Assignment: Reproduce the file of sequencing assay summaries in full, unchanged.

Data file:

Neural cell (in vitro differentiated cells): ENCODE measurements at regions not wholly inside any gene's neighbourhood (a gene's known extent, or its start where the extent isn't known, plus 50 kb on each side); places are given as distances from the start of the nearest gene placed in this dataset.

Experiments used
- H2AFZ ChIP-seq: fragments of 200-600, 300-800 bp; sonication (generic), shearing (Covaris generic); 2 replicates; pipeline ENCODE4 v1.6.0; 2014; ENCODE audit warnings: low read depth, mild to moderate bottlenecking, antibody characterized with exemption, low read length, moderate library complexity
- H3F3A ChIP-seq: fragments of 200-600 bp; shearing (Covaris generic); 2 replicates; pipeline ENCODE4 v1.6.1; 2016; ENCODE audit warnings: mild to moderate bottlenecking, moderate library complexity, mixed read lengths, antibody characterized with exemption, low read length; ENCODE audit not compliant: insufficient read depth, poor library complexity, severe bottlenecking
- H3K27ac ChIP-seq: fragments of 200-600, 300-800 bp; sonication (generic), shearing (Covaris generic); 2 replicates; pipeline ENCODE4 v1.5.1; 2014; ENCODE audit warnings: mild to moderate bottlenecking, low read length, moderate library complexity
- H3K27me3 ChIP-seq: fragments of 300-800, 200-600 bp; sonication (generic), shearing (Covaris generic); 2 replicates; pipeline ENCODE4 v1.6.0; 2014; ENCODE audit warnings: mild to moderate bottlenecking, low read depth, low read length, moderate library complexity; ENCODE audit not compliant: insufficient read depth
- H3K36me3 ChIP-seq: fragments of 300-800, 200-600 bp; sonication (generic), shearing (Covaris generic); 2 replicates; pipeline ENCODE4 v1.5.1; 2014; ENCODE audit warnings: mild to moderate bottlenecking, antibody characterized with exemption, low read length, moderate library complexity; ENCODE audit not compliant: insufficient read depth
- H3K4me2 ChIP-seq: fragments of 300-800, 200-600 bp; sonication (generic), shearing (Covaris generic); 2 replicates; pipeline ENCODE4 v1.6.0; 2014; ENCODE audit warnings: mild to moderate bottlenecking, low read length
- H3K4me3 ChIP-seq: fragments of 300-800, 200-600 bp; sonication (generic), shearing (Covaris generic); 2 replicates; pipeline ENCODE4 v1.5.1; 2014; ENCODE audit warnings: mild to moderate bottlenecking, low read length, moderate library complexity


Neural cell (in vitro differentiated cells): ENCODE measurements at regions not wholly inside any gene's neighbourhood (a gene's known extent, or its start where the extent isn't known, plus 50 kb on each side); places are given as distances from the start of the nearest gene placed in this dataset.

Experiments used
- H2AFZ ChIP-seq: fragments of 200-600, 300-800 bp; sonication (generic), shearing (Covaris generic); 2 replicates; pipeline ENCODE4 v1.6.0; 2014; ENCODE audit warnings: low read depth, mild to moderate bottlenecking, antibody characterized with exemption, low read length, moderate library complexity
- H3F3A ChIP-seq: fragments of 200-600 bp; shearing (Covaris generic); 2 replicates; pipeline ENCODE4 v1.6.1; 2016; ENCODE audit warnings: mild to moderate bottlenecking, moderate library complexity, mixed read lengths, antibody characterized with exemption, low read length; ENCODE audit not compliant: insufficient read depth, poor library complexity, severe bottlenecking
- H3K27ac ChIP-seq: fragments of 200-600, 300-800 bp; sonication (generic), shearing (Covaris generic); 2 replicates; pipeline ENCODE4 v1.5.1; 2014; ENCODE audit warnings: mild to moderate bottlenecking, low read length, moderate library complexity
- H3K27me3 ChIP-seq: fragments of 300-800, 200-600 bp; sonication (generic), shearing (Covaris generic); 2 replicates; pipeline ENCODE4 v1.6.0; 2014; ENCODE audit warnings: mild to moderate bottlenecking, low read depth, low read length, moderate library complexity; ENCODE audit not compliant: insufficient read depth
- H3K36me3 ChIP-seq: fragments of 300-800, 200-600 bp; sonication (generic), shearing (Covaris generic); 2 replicates; pipeline ENCODE4 v1.5.1; 2014; ENCODE audit warnings: mild to moderate bottlenecking, antibody characterized with exemption, low read length, moderate library complexity; ENCODE audit not compliant: insufficient read depth
- H3K4me2 ChIP-seq: fragments of 300-800, 200-600 bp; sonication (generic), shearing (Covaris generic); 2 replicates; pipeline ENCODE4 v1.6.0; 2014; ENCODE audit warnings: mild to moderate bottlenecking, low read length
- H3K4me3 ChIP-seq: fragments of 300-800, 200-600 bp; sonication (generic), shearing (Covaris generic); 2 replicates; pipeline ENCODE4 v1.5.1; 2014; ENCODE audit warnings: mild to moderate bottlenecking, low read length, moderate library complexity